The website tells you in its name to “GoFundMe” and according to the site’s annual report, released this week, Vermont has been listening.
The Year in Giving report found that Vermont was second only to Massachusetts in the number of donations per capita to various GoFundMe campaigns.
GoFundMe is a free online fundraising website where people post their story and their goal. For instance, some people explain a medical issue and what they need for treatment. Others might talk about a home destroyed by fire and what they expect to need to get back on their feet.
Heidi Hagberg, a spokeswoman for GoFundMe, said the Year in Giving is in its third year. She said the company has tried to add new features every year, but one of the most popular from 2018 was a list of which states, per capita, make the largest donations.
Vermont’s neighbors New Hampshire, Connecticut and New York are among the Top 10.
Hagberg said GoFundMe did not break down the donations to determine if, for instance, Vermonters tended to give more to international campaigns or whether the donations tended to be within New England.
However, the report found GoFundMe donors have made more than 120 million donations, raising more than $9 billion for campaigns since GoFundMe began in 2010.
A letter included with the report by GoFundMe CEO Rob Solomon said the website is “changing the way the world gives” and bringing in new donors who are getting involved in supporting others.
“We all want to be reminded of the good in humanity and inspired by uplifting news — not just during the holidays, but every day. Helping people and causes is what brings us to work every day, and we are grateful that we get to empower others to make a lasting difference,” Solomon said.
Hagberg said GoFundMe had become, during the past two years, a site “where people know they can take action whether it’s in their local community, with their friends and family or across the world.”
Stories in local newspapers or shared on social media are often the impetus for donors who then go to GoFundMe so they can offer financial assistance, Hagberg added.
This year’s report is the second that ranks the donations per capita, but Vermont has already moved up from fifth in 2018 to second this year.
Traci Moore, director of the Rutland Health Foundation at Rutland Regional Medical Center, said she has also found that Vermonters are generous for a good cause in Rutland County.
“My experience has been that if people understand the need and the cause they are very willing to do what they can to help. I think, always getting the most information out and being able to explain the benefit of donations, who is helped, what the impact is, what the end result will be, I have found, has produced very good fundraising support in our community. There’s a lot of generosity here,” she said.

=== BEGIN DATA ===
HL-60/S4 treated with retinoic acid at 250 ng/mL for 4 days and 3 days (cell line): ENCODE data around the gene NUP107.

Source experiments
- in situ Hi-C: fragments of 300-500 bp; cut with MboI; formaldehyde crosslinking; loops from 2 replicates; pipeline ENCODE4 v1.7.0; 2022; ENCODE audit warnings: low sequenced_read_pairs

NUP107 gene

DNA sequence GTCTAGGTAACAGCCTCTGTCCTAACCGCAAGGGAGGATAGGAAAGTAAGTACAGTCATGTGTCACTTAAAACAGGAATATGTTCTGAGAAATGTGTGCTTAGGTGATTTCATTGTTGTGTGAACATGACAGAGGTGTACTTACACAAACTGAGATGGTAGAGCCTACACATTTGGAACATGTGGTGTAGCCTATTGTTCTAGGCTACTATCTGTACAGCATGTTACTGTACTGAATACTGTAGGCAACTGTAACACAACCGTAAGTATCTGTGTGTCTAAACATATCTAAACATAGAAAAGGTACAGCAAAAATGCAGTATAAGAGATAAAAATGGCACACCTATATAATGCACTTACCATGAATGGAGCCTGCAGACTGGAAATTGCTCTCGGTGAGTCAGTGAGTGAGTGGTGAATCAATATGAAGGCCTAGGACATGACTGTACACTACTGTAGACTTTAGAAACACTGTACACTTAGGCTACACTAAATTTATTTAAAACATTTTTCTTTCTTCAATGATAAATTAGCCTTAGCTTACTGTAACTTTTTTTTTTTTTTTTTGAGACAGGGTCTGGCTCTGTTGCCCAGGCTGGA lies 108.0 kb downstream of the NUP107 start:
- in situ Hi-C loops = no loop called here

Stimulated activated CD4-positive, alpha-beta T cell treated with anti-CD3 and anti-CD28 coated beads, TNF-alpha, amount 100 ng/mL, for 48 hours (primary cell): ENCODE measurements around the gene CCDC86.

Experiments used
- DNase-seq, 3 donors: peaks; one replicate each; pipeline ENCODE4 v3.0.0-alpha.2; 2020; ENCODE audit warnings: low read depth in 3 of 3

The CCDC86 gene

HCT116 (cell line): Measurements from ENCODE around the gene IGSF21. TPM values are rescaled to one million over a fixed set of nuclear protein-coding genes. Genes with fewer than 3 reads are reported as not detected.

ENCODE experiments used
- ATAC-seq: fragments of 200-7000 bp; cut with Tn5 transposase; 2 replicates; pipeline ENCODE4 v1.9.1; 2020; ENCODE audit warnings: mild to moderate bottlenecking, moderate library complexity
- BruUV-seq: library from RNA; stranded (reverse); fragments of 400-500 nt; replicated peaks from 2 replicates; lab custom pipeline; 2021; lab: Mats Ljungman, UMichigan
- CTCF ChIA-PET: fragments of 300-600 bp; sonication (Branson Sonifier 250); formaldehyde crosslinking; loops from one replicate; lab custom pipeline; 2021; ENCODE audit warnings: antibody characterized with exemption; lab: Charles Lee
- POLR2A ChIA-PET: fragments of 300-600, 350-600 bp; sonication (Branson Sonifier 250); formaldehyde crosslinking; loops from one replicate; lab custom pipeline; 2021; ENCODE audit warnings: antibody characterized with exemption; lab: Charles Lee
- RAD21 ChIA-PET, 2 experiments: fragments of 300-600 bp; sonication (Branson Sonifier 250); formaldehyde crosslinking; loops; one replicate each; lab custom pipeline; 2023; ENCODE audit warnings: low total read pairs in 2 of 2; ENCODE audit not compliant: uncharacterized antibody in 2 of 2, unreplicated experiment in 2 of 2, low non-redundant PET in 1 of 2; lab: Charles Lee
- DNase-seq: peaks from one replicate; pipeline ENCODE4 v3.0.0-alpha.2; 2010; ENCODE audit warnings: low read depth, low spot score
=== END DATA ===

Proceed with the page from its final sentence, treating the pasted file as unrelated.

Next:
For instance, RRMC launched an “Imagine a Healthy Heart” campaign about a year ago with a goal of raising $377,000 to bring a new nuclear medicine camera to the Rutland Heart Center.
“With the support of our community, we were able to raise a little more than $382,000 to support that cost,” Moore said.
The new camera is in place now at the Rutland hospital.
Sue Minter, executive director at Capstone Community Action, said she believed Vermonters were very connected with their neighbors and their community.
“I think Vermont is outstanding in that way,” she said.
Minter said she had also seen support come in to Capstone for its efforts to help needy Vermonters with such basic supports as food, housing and heat.
“Our biggest campaign is essentially called the ‘Fuel Your Neighbors’ campaign, and it is all about helping neighbors stay warm and not go hungry in the winter. We are continually impressed by the generosity of our community leaders, our neighbors and even folks who, philanthropy isn’t their work, but they’ve used Capstone services and want to give back to Capstone. It isn’t just for folks with means, it’s all kinds of people who give and are generous in their giving,” she said.
Moore said she attributed the generosity of Vermonters to being residents of a “tight-knit” state.
“We know our neighbors. We understand our challenges, and we really work together to address the needs in our local communities. Our experience here at Rutland Regional has really been one of the community coming together to make sure Rutland Regional Medical Center is in the very best condition to continue to deliver high quality programs and services,” she said.
Minter said she had also seen generosity in the time when she was working for the state and placed in charge of the recovery from Tropical Storm Irene.
“Boy, if ever there was a time to see the unbelievable generosity of spirit and, of course, funds, that was a great time to see that. It wasn’t just people giving money, it was people giving time, resources, blood, sweat and tears, for people in need. It didn’t matter who you were, your neighbors were there for you. I think that is why we say, ‘We’re Vermont strong.’ We are, I think, an exceptional state on that front,” she said.